leading of course to the BJP heading a government at the centre for

six years, it also hugely damaged public administration, the results

of which were immediately evident in the handling of the Bombay riots

of January 1993.

Despite indicting 68 individuals as being directly responsible for

the demolition and pointing fingers at the Sangh parivar and the BJP

leadership, the commission is quiet about pressing charges against

those individuals and organisations who have hitherto escaped

arraignment. Instead the report waxes eloquently on the reforms

needed in the functioning of the bureaucracy, on regulations for the

media and on upholding secularism.  The Action Taken Report also does

not suggest that the central government is thinking of initiating

proceedings against those identified as responsible for the

demolition. Therefore, all the effort taken to lay out the details of

the conspiracy and the failure of the state government of Uttar

Pradesh, and the recommendations and the responses listed in the

Action Taken Report end up as a futile exercise.

Justice Liberhan has described how the Sangh parivar corroded and

shamed the secular image of the Indian state and how officials sworn

to the Indian Constitution were brazenly complicit in this crime that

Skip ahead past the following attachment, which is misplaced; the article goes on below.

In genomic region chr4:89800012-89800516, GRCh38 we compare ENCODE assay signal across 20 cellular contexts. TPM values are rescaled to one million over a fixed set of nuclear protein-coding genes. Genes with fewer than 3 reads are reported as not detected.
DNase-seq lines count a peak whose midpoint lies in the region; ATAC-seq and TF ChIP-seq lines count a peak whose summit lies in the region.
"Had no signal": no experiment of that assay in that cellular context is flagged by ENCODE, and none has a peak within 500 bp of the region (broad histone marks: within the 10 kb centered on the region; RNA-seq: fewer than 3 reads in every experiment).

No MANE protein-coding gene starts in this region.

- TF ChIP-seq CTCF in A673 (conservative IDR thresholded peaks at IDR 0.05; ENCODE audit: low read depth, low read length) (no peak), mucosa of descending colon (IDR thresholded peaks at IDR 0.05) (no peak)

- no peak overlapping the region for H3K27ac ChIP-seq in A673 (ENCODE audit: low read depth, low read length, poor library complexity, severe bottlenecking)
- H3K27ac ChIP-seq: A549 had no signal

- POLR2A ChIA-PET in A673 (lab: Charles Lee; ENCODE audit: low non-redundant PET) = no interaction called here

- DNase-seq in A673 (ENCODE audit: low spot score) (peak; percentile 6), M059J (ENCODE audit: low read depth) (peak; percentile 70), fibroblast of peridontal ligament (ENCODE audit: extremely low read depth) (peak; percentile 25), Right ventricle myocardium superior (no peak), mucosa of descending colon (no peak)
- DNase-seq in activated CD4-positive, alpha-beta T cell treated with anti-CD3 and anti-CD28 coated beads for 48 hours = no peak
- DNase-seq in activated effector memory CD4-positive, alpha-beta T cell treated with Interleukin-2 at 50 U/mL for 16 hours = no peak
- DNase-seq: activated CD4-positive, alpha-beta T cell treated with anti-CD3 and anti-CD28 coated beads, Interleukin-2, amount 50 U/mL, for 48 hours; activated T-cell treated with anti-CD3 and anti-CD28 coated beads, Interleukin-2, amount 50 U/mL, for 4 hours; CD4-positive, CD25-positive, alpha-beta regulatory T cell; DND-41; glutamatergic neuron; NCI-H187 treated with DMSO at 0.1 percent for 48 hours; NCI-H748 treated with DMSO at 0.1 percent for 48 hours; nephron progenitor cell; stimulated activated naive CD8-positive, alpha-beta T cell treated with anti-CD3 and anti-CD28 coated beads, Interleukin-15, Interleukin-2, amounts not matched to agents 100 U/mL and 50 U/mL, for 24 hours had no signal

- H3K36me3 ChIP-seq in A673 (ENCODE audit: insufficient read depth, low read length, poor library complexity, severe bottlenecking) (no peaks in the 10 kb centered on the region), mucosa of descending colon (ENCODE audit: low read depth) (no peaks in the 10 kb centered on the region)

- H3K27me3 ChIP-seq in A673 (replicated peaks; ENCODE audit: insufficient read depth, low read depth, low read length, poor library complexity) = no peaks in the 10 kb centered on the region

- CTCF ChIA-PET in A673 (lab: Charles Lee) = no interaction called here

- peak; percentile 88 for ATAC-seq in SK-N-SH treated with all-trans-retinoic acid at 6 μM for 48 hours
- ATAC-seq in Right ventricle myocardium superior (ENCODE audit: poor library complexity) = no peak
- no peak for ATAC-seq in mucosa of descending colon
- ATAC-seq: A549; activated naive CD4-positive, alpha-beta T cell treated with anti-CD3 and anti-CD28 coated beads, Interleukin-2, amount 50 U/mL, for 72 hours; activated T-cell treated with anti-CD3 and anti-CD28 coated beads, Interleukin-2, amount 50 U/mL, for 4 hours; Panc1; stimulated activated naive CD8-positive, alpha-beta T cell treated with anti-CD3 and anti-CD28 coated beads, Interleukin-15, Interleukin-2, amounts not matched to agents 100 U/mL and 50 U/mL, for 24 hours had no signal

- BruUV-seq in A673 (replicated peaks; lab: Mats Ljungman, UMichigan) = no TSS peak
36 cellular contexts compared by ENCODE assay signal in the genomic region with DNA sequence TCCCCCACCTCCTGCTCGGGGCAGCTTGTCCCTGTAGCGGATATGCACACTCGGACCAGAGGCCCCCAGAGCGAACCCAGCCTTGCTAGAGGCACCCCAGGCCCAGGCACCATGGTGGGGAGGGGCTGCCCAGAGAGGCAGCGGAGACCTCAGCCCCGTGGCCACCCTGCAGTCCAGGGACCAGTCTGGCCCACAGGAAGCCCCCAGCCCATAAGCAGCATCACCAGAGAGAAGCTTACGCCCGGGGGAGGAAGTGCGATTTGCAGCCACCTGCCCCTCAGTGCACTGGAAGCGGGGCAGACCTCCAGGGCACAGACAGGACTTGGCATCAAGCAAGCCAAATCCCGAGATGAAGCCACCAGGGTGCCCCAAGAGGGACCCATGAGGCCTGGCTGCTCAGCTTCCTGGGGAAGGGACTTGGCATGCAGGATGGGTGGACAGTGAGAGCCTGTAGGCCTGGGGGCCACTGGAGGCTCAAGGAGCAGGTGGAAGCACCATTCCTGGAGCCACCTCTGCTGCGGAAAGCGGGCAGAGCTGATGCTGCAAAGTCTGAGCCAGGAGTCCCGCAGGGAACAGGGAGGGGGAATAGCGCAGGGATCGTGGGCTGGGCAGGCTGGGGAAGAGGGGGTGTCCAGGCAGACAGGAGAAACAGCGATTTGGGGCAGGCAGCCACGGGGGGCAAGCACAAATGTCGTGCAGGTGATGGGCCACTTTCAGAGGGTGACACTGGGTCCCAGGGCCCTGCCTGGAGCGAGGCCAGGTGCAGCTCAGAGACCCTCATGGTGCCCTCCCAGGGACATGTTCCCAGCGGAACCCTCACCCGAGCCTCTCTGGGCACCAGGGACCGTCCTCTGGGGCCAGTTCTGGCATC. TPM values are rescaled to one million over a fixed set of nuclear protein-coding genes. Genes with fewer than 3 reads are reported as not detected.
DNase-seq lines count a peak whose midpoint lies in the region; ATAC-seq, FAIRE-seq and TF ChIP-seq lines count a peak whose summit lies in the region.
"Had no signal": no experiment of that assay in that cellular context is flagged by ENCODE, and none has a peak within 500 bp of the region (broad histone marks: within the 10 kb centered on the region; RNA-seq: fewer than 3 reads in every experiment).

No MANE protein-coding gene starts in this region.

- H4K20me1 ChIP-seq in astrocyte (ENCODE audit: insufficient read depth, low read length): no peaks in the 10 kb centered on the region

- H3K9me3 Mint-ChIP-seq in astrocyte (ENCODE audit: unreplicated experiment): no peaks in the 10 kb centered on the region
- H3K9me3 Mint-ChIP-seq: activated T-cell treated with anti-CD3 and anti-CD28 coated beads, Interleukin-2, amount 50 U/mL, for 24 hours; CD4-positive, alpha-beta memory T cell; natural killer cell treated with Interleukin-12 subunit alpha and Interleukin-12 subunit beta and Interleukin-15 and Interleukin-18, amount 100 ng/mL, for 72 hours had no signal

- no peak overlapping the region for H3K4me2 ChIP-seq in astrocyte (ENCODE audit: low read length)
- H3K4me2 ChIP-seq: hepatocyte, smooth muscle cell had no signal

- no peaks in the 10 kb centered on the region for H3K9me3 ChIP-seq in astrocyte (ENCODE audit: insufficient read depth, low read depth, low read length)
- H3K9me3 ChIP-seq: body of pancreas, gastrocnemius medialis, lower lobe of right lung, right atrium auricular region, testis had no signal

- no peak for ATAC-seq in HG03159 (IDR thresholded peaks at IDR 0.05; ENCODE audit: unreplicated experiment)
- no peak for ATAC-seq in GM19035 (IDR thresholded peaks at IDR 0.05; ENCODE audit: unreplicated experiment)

changed Indian politics and public administration for the worse. But

given how every single institution of the Indian state and polity has

pussy-footed around the Babri Masjid demolition and continues to do

so, there will never be any closure to this shameful event. The BJP

may have been electorally vanquished in two Lok Sabha elections but

the  virus it nurtured in the course of its campaign to destroy the

mosque at Ayodhya remains implanted in India’s social and political

fabric.

There will never be a closure to the black event that was the Babri Masjid demolition. It has taken 17 years for the Justice M S Liberhan Commission set up to investigate the demolition of the Babri Masjid in  Ayodhya on 6December 1992, to arrive at what has been known from the time the mosque was brought down.  The Liberhan Commission has delivered asearing indictment of the Sangh parivar as the primary culprit for the demolition. It also names (in the commission’s words) the “pseudo-moderate” leadership of the Bharatiya Janata Party (BJP) as the secondary culprit and officials of the state machinery and administration as tertiary participants in the horrendous act that stripped the Indian state’s claim to be secular. The Liberhan Commission’s report focuses on the ideology, world view and organising power of the Sangh parivar, and the manner in which it single-mindedly attempted to create a frenzy among the masses for the demolition. It details how “the inner core of the Parivar” – the leadership of the Rashtriya Swaya- msevak Sangh (RSS), the Vishwa Hindu Parishad, the B ajrang Dal, the BJP and the Shiv Sena – bears “primary responsibility” for the crime.

(more…)